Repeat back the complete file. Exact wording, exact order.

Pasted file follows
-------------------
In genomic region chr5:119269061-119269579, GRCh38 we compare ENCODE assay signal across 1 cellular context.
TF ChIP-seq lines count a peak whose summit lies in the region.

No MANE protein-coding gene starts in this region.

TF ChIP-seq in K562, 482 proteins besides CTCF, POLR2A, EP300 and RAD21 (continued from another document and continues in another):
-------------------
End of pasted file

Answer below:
In genomic region chr5:119269061-119269579, GRCh38 we compare ENCODE assay signal across 1 cellular context.
TF ChIP-seq lines count a peak whose summit lies in the region.

No MANE protein-coding gene starts in this region.

TF ChIP-seq in K562, 482 proteins besides CTCF, POLR2A, EP300 and RAD21 (continued from another document and continues in another):